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public PaginatedList getProductListByCategory( String categoryId ) {
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Writing the DAO
return productDao.getProductListByCategory(categoryId); }
Explicit transaction management (see listing 14.15) is a bit more involved. It is only needed when we are making more than one call to the data access objects. Within a try block, we would first call daoManager.startTransaction(); we would then perform our calls to one or more data access objects. When we have completed our calls to the data access layer, we would commit the transaction by calling daoManager.commitTransaction(). If the call(s) were to fail for any reason, we would have a daoManager.endTransaction() located in the finally block. This would roll back our transaction and prevent any damage to our data store. For the simple select we are performing, there is no need for this level of transaction management. However, you could do it either way if you prefer.
Listing 14.15 Example of explicit transaction management
public PaginatedList getProductListByCategory( String categoryId ) { PaginatedList retVal = null; try { // Get the next id within a separate transaction daoManager.startTransaction(); retVal = productDao .getProductListByCategory(categoryId); daoManager.commitTransaction(); } finally { daoManager.endTransaction(); } return retVal; }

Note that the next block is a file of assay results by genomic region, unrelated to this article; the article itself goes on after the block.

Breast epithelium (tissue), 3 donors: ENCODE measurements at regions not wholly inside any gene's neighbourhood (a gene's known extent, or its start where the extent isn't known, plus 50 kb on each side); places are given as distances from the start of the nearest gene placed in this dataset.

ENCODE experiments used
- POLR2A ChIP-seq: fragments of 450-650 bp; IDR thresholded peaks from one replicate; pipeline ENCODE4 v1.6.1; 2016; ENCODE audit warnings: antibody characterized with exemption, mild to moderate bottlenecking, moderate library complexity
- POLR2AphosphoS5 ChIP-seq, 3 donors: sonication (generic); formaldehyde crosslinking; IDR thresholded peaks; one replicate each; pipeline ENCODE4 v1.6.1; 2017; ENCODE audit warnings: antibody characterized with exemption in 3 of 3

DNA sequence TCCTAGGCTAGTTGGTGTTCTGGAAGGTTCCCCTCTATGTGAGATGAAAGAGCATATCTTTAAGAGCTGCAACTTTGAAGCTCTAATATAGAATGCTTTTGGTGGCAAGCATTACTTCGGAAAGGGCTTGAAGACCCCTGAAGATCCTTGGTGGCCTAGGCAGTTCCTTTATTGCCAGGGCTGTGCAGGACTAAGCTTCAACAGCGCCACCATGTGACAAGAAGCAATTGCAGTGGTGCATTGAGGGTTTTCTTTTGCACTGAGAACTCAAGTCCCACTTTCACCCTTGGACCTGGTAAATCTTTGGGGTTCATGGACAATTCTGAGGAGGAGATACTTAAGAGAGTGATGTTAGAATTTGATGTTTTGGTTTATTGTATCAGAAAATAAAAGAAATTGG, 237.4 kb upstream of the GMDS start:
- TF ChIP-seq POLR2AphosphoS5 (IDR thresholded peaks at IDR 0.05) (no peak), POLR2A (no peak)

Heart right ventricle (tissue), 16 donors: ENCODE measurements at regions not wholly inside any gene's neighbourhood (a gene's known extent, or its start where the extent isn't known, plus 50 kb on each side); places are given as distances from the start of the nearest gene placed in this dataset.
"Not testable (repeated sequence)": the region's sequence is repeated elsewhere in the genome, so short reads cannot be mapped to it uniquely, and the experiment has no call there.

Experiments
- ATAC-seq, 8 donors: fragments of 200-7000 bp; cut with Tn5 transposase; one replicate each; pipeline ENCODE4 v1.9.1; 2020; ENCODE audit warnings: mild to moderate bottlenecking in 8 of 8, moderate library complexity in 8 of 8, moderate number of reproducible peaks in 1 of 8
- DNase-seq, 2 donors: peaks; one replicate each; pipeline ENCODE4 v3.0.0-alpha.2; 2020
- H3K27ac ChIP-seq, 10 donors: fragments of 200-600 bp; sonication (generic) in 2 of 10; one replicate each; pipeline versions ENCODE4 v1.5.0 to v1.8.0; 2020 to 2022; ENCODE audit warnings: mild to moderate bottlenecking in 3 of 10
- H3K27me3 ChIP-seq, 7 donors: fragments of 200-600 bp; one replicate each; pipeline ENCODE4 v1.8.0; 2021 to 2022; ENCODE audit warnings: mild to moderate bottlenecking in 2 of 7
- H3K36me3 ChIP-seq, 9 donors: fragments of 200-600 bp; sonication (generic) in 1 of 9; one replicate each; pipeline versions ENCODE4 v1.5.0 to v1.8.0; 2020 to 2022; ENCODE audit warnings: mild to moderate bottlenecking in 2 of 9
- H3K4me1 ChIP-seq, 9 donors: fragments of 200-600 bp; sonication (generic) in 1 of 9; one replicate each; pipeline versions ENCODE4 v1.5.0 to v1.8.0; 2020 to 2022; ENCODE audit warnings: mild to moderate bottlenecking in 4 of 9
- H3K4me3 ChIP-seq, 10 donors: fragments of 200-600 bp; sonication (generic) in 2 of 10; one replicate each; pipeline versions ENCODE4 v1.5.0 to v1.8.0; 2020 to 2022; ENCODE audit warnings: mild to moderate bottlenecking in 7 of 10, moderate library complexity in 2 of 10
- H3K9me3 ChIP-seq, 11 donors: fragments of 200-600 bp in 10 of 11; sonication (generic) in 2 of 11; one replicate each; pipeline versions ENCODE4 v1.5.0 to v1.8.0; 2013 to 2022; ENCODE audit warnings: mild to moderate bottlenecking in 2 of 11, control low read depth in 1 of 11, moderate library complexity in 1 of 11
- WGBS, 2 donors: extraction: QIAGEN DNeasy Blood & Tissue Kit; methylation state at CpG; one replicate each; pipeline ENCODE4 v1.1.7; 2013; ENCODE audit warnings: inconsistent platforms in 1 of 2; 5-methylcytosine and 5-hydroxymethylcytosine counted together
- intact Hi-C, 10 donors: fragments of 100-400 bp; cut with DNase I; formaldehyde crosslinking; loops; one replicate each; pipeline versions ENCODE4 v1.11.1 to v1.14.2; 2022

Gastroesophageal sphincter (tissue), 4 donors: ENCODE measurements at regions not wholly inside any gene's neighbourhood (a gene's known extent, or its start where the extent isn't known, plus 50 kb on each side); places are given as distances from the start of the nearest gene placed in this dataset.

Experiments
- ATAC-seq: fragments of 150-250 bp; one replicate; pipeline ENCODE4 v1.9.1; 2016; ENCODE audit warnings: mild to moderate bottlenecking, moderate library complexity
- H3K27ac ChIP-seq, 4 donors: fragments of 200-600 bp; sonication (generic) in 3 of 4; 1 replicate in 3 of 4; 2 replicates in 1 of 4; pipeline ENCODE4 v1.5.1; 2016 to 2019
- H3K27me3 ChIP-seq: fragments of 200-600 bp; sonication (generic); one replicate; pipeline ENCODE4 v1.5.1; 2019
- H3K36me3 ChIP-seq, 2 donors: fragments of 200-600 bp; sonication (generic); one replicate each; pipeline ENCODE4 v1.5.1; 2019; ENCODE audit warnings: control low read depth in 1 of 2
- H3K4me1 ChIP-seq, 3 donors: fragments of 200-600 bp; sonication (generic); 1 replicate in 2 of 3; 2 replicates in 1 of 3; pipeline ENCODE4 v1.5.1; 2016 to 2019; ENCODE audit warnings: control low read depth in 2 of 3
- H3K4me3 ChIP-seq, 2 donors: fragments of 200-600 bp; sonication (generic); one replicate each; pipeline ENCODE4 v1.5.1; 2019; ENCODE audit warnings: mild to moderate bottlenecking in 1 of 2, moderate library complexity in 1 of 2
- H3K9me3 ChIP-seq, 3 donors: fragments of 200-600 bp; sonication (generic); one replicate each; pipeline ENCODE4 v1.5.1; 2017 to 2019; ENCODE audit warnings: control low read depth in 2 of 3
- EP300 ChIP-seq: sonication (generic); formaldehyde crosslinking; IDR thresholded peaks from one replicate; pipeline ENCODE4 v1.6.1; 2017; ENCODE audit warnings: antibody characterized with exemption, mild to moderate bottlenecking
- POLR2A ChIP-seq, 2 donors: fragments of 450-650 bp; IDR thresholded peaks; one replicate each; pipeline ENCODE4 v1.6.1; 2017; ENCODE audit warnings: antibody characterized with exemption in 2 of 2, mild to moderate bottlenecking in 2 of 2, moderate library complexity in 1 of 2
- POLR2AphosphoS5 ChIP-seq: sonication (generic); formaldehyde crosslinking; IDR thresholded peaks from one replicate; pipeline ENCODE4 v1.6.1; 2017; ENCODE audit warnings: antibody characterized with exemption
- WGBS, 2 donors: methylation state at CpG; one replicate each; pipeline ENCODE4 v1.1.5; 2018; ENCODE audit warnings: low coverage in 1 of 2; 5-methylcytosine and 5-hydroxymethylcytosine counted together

Now that we have made it through the service layer in our simple view category example, let s finish this up by assembling the remaining pieces in the DAO layer.
14.8 Writing the DAO
The data access layer is where the Java code touches the database. The iBATIS SQLMap framework is used here to make handling SQL easier. A data access layer that uses iBATIS SQLMaps can be broken out into three basics pieces: the SQLMap configuration file, the associated SQLMap SQL files, and the data access objects.
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Let s see how to apply them in our view category example in order to retrieve our product list.